A week after suffering its first loss, No. 9 Penn State (9-1, 6-1 Big Ten) didn’t exactly rebound in crisp fashion at home against Indiana (7-3, 4-3 Big Ten) on Saturday. But after 60 minutes of play, the Nittany Lions will take a win any way they can as they get set for a massive test next week. A late touchdown run by Sean Clifford provided the much-needed breathing room as Penn State fought for a 34-27 victory.
After Indiana trimmed Penn State’s lead to 27-24 in the fourth quarter, Penn State orchestrated an 18-play drive that shaved off over nine minutes of game clock. Clifford ended the drive by pushing across the goal line for a touchdown to create a late two-score game. Clifford lost a fumble in the game but did not throw an interception a week after being picked off three times. Clifford ended his day with 179 passing yards and a touchdown pass to Nick Bowers, and Clifford added 54 rushing yards and a pair of touchdowns in the victory.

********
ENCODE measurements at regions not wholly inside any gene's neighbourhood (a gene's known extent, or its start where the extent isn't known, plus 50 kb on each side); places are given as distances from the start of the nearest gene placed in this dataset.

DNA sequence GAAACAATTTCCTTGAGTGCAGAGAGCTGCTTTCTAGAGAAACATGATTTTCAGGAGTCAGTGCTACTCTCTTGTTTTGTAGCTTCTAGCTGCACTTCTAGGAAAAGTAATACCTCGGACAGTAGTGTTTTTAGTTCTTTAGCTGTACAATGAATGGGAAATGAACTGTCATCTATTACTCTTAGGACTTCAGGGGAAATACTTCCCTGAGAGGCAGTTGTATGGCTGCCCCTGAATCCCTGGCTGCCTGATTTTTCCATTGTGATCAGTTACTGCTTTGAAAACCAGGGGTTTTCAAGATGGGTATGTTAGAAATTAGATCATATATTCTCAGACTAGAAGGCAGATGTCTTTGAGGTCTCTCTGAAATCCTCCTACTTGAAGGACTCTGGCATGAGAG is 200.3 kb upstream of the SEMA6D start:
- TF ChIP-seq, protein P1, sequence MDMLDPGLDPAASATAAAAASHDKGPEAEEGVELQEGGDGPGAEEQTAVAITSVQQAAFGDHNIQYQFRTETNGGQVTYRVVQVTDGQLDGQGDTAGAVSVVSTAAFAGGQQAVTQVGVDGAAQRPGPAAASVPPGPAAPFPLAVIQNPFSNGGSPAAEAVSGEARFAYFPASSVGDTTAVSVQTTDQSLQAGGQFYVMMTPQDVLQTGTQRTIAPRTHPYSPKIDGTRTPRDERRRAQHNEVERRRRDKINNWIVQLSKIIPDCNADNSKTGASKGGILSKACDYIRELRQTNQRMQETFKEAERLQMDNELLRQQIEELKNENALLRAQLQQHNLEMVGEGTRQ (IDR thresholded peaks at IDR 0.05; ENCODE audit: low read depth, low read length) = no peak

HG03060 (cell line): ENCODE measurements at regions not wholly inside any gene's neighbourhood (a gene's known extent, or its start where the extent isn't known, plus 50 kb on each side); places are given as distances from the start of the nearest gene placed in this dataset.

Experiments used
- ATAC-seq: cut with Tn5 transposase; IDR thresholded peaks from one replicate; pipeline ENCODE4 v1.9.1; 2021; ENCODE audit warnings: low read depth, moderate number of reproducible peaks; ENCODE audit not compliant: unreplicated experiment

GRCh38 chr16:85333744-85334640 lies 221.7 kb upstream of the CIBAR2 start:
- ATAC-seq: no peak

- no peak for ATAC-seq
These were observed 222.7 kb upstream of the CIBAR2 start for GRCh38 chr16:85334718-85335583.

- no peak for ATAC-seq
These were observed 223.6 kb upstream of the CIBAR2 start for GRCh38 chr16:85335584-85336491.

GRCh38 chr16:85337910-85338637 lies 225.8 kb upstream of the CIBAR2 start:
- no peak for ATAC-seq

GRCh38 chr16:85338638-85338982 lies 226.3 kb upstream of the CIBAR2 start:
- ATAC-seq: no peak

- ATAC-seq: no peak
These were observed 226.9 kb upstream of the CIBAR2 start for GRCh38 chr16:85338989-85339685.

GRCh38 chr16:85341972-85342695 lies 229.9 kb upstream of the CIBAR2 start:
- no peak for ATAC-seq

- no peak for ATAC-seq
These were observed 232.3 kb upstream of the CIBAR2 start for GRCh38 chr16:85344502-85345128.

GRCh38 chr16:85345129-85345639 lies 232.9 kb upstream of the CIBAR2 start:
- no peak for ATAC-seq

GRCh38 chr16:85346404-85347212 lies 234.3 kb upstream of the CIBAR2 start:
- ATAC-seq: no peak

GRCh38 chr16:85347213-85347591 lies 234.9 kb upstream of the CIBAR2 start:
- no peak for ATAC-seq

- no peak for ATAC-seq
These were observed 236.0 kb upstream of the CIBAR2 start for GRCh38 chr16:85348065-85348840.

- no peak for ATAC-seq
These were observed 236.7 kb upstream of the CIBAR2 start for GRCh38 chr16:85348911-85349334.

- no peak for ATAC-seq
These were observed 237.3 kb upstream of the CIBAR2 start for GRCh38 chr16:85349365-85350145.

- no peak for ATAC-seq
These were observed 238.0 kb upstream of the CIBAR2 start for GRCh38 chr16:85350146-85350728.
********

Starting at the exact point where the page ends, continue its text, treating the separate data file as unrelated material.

Penn State also had another 100-yard day from running back Journey Brown (21 carries, 100 yards, 1 touchdown) and two big catches from tight end Pat Freiermuth (although no touchdowns). Penn State lost wide receiver KJ Hamler to an apparent head injury in the first half. His status moving forward will now be in some question.
Indiana also lost its top playmaker with receiver Whop Philyor leaving the game late in the first half. Peyton Ramsey and the Hoosiers still managed to make some plays to keep drives alive (Ramsey passed for 371 yards and a touchdown and scored two touchdowns on the ground), and a pair of special teams mishaps didn’t help in the effort. Philyor muffed a punt in the first quarter that ultimately led to a Penn State touchdown (although video replay showed he may not have touched the ball, but not strong enough to overturn the call on the field), and one of the worst fake punt attempts was quickly turned into a big Penn State touchdown in the third quarter.